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'We need a unity that transcends our parishes'

Page 2 of 2 -- The archdiocese's operating budget has been slashed by $14 million over the past three years, and we still have an annual $10 million deficit. Subsidies to poor parishes, ethnic apostolates, formation programs, and Catholic schools all are affected. Many parishes are unable to pay their bills. The pension plans for laity and clergy are in danger. Thirty-five million dollars borrowed three years ago to pay operating expenses is exhausted and needs to be repaid. Many communities who meet their expenses do so by selling land and buildings and spending down savings. (In the last nine years parishes have sold 150 pieces of property mostly to pay bills.) Some people think that reconfiguration will mean a great surplus of money for the archdiocese. Unfortunately, this is not true. I have asked the finance council to work on a strategic plan for the archdiocese which I shall share with you. I am committed to financial transparency and to using our human and financial resources for the mission of the church.

I am appealing to all Catholics to be Catholics first. I know that we all have a great love for our parish and parish church, but our first love must be for Christ and the Body of Christ which is the Church. Closing parishes is the hardest thing I have ever had to do in 40 years of religious life. I joined the monastery knowing that I would have to do difficult things for the rest of my life, but I never imagined I would have to be involved in anything so painful or so personally repulsive to me as this. At times I ask God to call me home and let someone else finish this job, but I keep waking up in the morning to face another day of reconfiguration. So when people ask why I am doing this, I can only say it is because I love the church and want to give my life to the service of the church. If difficult decisions are not made now, the mission of the Church will be seriously compromised in the future. . . .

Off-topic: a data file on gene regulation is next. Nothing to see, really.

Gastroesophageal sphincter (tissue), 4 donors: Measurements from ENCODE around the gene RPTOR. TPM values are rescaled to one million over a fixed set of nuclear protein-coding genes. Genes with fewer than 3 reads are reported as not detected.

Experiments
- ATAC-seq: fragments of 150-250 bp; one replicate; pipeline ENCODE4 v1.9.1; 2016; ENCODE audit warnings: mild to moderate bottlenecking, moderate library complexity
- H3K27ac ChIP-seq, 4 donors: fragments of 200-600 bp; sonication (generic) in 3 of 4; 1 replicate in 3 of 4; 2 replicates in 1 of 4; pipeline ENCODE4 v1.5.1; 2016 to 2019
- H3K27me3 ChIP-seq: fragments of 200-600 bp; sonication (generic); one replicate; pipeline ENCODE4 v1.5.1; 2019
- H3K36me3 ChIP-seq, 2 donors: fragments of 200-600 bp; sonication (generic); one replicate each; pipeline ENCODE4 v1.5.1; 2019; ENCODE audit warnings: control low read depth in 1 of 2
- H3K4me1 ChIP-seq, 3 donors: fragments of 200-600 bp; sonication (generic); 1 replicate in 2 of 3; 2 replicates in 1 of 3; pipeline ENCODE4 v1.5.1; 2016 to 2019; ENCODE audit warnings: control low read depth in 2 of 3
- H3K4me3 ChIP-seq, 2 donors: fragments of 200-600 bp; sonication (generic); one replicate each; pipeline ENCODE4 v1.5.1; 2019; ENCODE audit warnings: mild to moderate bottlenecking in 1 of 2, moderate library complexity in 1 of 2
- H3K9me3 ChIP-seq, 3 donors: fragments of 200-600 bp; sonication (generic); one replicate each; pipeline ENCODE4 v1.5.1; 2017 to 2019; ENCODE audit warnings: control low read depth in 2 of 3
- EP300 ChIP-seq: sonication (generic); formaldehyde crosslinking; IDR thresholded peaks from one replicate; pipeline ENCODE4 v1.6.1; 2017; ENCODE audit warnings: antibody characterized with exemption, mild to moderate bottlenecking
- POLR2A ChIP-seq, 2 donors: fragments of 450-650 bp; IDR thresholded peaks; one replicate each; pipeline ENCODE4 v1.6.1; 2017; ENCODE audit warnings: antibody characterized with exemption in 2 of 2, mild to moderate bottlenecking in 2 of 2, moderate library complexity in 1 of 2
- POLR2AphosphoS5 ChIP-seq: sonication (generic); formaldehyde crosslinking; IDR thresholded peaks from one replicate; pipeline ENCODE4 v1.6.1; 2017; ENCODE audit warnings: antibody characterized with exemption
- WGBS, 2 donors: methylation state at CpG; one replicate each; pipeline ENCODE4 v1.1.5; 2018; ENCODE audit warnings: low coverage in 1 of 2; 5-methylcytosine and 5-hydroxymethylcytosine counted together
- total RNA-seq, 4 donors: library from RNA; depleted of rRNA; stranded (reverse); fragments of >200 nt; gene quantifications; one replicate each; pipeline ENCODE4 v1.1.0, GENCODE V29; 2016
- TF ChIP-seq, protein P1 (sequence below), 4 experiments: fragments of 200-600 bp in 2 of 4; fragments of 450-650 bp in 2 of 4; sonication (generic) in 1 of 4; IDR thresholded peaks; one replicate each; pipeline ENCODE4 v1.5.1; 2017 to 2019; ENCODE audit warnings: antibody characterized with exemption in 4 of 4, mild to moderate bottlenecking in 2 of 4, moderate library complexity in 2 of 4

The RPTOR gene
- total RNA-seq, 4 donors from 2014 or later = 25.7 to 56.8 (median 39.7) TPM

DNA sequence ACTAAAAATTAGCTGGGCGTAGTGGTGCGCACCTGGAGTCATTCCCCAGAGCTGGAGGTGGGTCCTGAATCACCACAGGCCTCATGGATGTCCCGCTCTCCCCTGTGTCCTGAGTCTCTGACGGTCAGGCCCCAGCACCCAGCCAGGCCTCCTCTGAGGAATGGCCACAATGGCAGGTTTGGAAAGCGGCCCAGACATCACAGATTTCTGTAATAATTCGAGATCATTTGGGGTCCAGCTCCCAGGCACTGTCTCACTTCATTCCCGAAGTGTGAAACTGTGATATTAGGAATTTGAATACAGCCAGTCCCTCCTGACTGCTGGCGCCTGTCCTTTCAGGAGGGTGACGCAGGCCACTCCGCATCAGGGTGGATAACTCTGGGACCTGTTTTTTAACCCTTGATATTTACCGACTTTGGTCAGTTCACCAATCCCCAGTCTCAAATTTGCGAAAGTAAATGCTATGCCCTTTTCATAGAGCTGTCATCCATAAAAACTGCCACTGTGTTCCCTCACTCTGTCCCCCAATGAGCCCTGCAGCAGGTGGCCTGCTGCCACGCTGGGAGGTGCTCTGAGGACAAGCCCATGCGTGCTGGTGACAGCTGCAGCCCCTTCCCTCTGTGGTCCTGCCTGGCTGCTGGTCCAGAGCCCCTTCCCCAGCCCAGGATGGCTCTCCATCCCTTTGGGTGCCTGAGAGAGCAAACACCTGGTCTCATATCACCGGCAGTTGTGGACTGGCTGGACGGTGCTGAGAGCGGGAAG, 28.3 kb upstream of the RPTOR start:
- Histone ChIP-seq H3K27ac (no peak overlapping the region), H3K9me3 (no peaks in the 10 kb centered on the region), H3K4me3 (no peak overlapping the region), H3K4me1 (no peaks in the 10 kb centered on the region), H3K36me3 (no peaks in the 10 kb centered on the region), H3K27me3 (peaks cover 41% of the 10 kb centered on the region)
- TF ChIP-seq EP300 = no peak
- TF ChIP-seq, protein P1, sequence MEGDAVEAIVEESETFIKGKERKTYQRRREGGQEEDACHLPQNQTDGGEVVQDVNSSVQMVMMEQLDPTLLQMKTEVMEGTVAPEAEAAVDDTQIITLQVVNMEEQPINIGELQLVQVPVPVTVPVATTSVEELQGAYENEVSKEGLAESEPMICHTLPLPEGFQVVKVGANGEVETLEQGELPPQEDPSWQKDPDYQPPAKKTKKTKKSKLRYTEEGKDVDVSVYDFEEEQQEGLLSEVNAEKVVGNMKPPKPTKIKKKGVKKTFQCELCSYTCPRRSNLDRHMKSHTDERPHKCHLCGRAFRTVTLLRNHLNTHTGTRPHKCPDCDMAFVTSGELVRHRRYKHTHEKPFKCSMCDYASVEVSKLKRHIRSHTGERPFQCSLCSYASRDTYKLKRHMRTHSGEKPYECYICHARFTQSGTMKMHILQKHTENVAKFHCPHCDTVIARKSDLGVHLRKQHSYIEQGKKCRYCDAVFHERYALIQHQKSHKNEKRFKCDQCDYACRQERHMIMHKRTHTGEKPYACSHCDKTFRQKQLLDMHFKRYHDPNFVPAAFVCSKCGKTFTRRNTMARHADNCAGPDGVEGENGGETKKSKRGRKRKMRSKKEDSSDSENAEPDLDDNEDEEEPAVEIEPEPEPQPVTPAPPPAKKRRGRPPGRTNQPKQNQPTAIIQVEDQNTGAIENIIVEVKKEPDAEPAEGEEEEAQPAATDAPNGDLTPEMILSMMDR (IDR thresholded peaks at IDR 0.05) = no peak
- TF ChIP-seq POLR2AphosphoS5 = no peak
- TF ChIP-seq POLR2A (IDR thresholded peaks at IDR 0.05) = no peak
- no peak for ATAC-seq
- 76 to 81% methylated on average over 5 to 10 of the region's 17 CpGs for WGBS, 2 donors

We should all be consoled to know that the sacrifices we make allow the mission of the church to continue. If your ''viable" parish was closed it was so some other ''not viable" parish or ministry could continue. If your parish is a receiving parish, I urge you to go out of your way, as so many of you already have, to welcome those coming from another parish. . . .

We need to recognize and build on a unity that transcends our individual parishes and is based on a commitment to live the mission that Christ entrusts to us that begins with loving and forgiving one another. Our energy and passion should be to serve the needs of the poor and downtrodden, to teach our young people about the love of Christ and His Gospel. Past generations of Catholics in Boston have made untold sacrifices to establish parishes and institutions of which we have been the beneficiaries. Future generations of Catholics need our sacrifices so that they can inherit vibrant parishes and institutions in the future.

Discipleship has always meant the cross, but the cross is not the end. Out of the cross comes rebirth and resurrection. In this time of pain we must turn to prayer so that God will strengthen our faith and our faith will make us whole. . . . 

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